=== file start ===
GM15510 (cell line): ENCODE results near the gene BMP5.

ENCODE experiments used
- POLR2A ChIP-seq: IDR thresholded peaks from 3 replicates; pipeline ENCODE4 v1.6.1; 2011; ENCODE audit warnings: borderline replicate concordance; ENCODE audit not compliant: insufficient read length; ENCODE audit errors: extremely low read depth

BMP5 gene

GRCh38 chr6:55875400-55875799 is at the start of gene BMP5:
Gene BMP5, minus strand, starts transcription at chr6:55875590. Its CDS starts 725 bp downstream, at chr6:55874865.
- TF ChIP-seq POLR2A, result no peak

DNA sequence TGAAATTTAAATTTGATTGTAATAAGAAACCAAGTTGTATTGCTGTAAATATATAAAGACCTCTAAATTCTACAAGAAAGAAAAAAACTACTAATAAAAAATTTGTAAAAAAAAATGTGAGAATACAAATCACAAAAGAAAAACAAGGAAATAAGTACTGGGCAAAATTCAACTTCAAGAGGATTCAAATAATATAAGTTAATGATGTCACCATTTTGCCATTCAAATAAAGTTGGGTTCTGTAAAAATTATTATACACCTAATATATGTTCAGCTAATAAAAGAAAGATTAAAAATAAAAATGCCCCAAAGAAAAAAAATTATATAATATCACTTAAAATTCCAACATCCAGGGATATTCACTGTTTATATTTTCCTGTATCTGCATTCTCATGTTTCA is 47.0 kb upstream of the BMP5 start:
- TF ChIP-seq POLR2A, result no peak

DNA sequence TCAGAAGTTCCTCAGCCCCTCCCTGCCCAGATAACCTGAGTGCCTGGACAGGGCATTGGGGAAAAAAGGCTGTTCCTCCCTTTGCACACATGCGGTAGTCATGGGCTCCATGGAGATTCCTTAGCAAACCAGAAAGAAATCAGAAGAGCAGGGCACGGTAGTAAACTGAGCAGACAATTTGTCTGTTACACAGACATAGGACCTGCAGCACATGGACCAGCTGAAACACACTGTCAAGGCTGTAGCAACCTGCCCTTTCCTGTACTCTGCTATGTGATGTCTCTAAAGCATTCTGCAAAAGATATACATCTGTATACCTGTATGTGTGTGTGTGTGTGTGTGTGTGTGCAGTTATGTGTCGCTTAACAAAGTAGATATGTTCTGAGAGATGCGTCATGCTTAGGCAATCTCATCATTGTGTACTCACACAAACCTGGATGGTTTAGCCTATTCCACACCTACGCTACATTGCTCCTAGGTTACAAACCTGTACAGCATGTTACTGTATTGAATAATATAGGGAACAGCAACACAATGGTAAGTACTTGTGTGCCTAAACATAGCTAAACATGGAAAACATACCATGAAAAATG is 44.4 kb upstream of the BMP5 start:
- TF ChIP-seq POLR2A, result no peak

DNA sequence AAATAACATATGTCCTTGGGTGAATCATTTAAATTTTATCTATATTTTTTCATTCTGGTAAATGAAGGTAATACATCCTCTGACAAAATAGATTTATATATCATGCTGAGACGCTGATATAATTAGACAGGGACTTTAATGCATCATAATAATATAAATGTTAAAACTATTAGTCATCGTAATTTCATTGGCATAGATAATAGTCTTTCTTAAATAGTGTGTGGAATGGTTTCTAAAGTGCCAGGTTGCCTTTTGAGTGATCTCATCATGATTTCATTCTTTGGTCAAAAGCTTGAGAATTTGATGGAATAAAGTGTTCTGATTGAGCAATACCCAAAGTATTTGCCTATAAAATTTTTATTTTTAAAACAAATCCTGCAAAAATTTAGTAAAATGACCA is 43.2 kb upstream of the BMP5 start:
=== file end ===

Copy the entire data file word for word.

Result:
GM15510 (cell line): ENCODE results near the gene BMP5.

ENCODE experiments used
- POLR2A ChIP-seq: IDR thresholded peaks from 3 replicates; pipeline ENCODE4 v1.6.1; 2011; ENCODE audit warnings: borderline replicate concordance; ENCODE audit not compliant: insufficient read length; ENCODE audit errors: extremely low read depth

BMP5 gene

GRCh38 chr6:55875400-55875799 is at the start of gene BMP5:
Gene BMP5, minus strand, starts transcription at chr6:55875590. Its CDS starts 725 bp downstream, at chr6:55874865.
- TF ChIP-seq POLR2A, result no peak

DNA sequence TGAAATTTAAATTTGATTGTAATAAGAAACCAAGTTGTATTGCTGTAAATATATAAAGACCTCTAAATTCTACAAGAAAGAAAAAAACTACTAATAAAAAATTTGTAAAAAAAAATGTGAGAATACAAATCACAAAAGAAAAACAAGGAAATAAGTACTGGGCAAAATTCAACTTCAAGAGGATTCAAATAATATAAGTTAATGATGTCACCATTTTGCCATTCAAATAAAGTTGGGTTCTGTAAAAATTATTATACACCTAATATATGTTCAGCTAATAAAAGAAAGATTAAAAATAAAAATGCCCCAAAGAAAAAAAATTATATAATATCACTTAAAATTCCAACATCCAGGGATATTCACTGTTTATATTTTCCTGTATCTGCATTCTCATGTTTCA is 47.0 kb upstream of the BMP5 start:
- TF ChIP-seq POLR2A, result no peak

DNA sequence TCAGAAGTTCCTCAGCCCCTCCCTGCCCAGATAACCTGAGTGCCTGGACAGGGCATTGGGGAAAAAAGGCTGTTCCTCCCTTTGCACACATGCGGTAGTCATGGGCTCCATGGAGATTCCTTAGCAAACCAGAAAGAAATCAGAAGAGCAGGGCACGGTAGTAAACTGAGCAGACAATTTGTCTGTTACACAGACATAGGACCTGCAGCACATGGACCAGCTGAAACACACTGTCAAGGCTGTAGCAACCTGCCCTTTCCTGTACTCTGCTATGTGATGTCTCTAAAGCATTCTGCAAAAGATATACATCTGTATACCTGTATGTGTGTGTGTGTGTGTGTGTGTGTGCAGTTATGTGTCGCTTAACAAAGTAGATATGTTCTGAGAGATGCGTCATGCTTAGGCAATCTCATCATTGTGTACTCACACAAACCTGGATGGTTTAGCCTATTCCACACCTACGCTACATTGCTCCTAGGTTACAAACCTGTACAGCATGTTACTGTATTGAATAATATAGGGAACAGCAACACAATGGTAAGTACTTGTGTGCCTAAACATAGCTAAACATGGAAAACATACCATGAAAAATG is 44.4 kb upstream of the BMP5 start:
- TF ChIP-seq POLR2A, result no peak

DNA sequence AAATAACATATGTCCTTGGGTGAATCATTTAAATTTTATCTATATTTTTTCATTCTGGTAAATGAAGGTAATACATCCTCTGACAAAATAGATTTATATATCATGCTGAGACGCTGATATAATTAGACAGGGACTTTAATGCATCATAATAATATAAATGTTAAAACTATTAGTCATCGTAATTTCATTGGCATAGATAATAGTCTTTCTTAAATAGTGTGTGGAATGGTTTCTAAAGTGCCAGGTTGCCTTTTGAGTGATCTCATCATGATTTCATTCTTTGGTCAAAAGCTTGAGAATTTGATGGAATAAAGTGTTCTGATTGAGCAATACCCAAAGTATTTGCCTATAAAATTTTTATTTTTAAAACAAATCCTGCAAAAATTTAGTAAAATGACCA is 43.2 kb upstream of the BMP5 start: